Materials needed:

Computer Fan (CPU Fan)
A 9 volt battery
Metal screen or mesh (I used aluminum window screen)

In the video, you can hear the mesh rubbing against the fan a bit. All you have to do to fix that is use your fingers to bow the top away from the fan. The vac that I actually use has an on/off switch that I found at a surplus store and it cost about $5 ($4.95, to be exact). You don’t really need it but if you install a switch, you don’t have to keep connecting and disconnecting wires:

 

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Gluten Free Blondies: More Vegan Delights!!

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So, after my success with the Black Bean Brownies, I’ve been thinking about trying to make blondies. I finally got around to it and man oh man. They are awesome!! My first batch was a bit oily because I didn’t take into account the oil in the peanut butter, but boy oh boy are they good! I made a few adjustments to the recipe and will probably be making more of these babies this weekend. So, without further adieu, here ya go!

 

 

Ingredients:

1 15oz Can Great Northern (white) beans, drained and rinsed very well
3 Tbsp Oat Flour
1/4 cup Sugar
1/2 cup Light Brown Sugar
1/4 cup Peanut Butter
2 Tbsp Coconut oil
3 tsp pure vanilla extract
Chocolate Chips

Preheat oven to 350 F. Combine all ingredients except chips in a good food processor or blender (food processor works best), and blend until completely smooth. Stir in the chips, then pour into an oiled or lined 8×8 pan. Sprinkle extra chocolate chips over the top. Cook 30 minutes, then let cool at least 10 minutes before cutting. Makes 9-12 brownies.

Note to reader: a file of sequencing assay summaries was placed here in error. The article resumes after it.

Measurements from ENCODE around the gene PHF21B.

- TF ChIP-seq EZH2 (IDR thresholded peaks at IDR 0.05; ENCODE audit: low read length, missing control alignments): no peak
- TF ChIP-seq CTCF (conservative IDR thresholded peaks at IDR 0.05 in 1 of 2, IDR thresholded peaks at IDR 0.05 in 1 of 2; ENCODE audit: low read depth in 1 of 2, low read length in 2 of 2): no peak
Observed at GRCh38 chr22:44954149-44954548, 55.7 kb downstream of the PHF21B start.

Tips:

Garbanzos (Chickpeas) can be used instead of Great Northerns. Just make sure you rinse your beans really well. REALLY well. Until the water is clear.

I use Domino Light, which is a half calorie blend, instead of regular sugar. You can use a zero calorie baking blend, as well. Make sure it’s for baking. Be sure to taste your batter to make sure it’s sweet enough before baking. If the batter is yash, the blondies will be, too!

I make my oat flour by grinding whole oats (oatmeal) in a coffee grinder (a blender can be used as well). You can also use quick oats instead of oat flour.
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As you can see, this is practically the same recipe as for the black bean brownies, with a few small adjustments. I hope you like them as much as I do!

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Gluten Free Black Bean Brownies (Vegan, too!)

bbbrownieI’m not sure why I found this recipe. I think it was when I was cutting back on carbs, but regardless of the reason, I’m glad I did. It is fantastic!! It’s actually a combination of multiple recipes and a little experimentation. (The ones in the picture have a layer of coconut butter!) I know it sounds kind of gross. I mean, come on. Black Bean Brownies??? Ewww!! But I promise you, no one would ever know that these are made with black beans and are actually good for you! (high protein, low fat, high fiber…)